Ijarah

Ijarah is a lease agreement where the lessor assumes ownership of an asset for a specific time period and pays the agreed fee for the duration. The leased item must retain constant value over the lease duration the term of the lease. Consumable items are therefore not permissible in such transactions. The lessor covers maintenance and insurance costs of the assets throughout the period of the agreement. Ijarah is similar to conventional hire purchase contracts. Assets that may be used in this mode of financing include capital assets such as vehicles and land (Iqra Sense 2012).

Murabaha – Cost-plus financing / buy-sell arrangement

In this transaction the borrower asks the lender to purchase an asset on the premise that the borrower will eventually purchase the asset at a higher price.A  Repayment can be done in a lump sum or by instalments. The lump repayment is known as A  Bai’ Bithaman Ajil or deferred payment sale agreement. On completion of such a transaction all land titles are transferred to the borrower. For such a transaction to be valid all parties must have been fully aware of the conditions and the asset in question must not be haram (Iqra Sense 2012).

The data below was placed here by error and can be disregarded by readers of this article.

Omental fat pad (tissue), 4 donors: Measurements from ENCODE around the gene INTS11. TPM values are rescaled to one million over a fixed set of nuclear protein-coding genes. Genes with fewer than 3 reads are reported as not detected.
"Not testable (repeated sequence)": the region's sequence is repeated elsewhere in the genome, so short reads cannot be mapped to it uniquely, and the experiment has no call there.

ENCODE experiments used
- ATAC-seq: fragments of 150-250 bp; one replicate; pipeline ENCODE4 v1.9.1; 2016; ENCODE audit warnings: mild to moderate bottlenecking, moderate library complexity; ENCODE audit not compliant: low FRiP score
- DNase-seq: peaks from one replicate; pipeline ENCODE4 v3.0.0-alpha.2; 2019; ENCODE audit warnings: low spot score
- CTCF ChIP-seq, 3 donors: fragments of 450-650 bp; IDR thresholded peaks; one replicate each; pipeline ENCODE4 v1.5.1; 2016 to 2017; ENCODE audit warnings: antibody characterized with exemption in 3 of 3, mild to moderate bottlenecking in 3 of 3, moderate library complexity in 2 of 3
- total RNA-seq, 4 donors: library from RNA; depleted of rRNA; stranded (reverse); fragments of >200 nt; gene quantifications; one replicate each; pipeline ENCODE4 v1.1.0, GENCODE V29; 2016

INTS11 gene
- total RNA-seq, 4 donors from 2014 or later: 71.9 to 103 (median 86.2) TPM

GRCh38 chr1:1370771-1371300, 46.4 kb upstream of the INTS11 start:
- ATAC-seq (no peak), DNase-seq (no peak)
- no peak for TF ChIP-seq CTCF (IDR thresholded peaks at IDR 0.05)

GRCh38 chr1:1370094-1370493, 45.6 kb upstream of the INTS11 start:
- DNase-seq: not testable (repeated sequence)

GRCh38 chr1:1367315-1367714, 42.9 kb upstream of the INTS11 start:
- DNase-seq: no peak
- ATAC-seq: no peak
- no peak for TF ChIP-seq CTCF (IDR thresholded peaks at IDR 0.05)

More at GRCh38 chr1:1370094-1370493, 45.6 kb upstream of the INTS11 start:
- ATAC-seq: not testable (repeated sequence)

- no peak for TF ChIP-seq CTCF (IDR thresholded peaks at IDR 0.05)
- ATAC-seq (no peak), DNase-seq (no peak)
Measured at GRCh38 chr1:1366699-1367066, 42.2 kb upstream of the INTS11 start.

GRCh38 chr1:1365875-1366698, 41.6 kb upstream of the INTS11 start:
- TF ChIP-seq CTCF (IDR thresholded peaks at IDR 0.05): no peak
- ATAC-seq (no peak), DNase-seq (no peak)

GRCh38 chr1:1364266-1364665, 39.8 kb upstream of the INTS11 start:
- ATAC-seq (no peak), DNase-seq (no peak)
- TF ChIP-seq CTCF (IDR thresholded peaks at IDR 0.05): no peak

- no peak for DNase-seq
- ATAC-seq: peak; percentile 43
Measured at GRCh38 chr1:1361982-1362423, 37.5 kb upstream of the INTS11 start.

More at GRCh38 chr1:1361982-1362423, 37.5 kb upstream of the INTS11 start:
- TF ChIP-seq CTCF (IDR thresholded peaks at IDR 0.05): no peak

Bai’ al-Inah – Sale and buy-back

Under this transaction the borrower purchases an asset from the lender on a deferred payment basis.A The asset is then resold immediately to a lender for cash at a discount.A  This mode of financing is normally used to mitigate against insolvency of the lender after the transaction (Iqra Sense 2012). An Istisna is a transaction agreement for acquisition of goods whereby a predetermined price is fixed by the parties. However, the seller is liable for any damage to the goods until they change ownership to the buyer. Bai Salam is an upfront payment by the purchaser for Shariah compliant assets that the seller undertakes to supply to the purchaser at a date in the future (Iqra Sense 2012).

MusharakahA 

In this arrangement, a lender and a borrower agree to make a capital contribution towards the financing of an asset. The Parties further agree to share profits from the transaction at an agreed ratio before the actual transaction. Similarly any losses are shared at a proportional ratio to their initial contributions (Iqra Sense 2012).

Tawarroq finance

A Lender may also agree to purchase an asset on behalf of the borrower then sell it back to the former.A  The Borrower may later sell the asset to a third party buyer while repaying the lender in instalments (Iqra Sense 2012).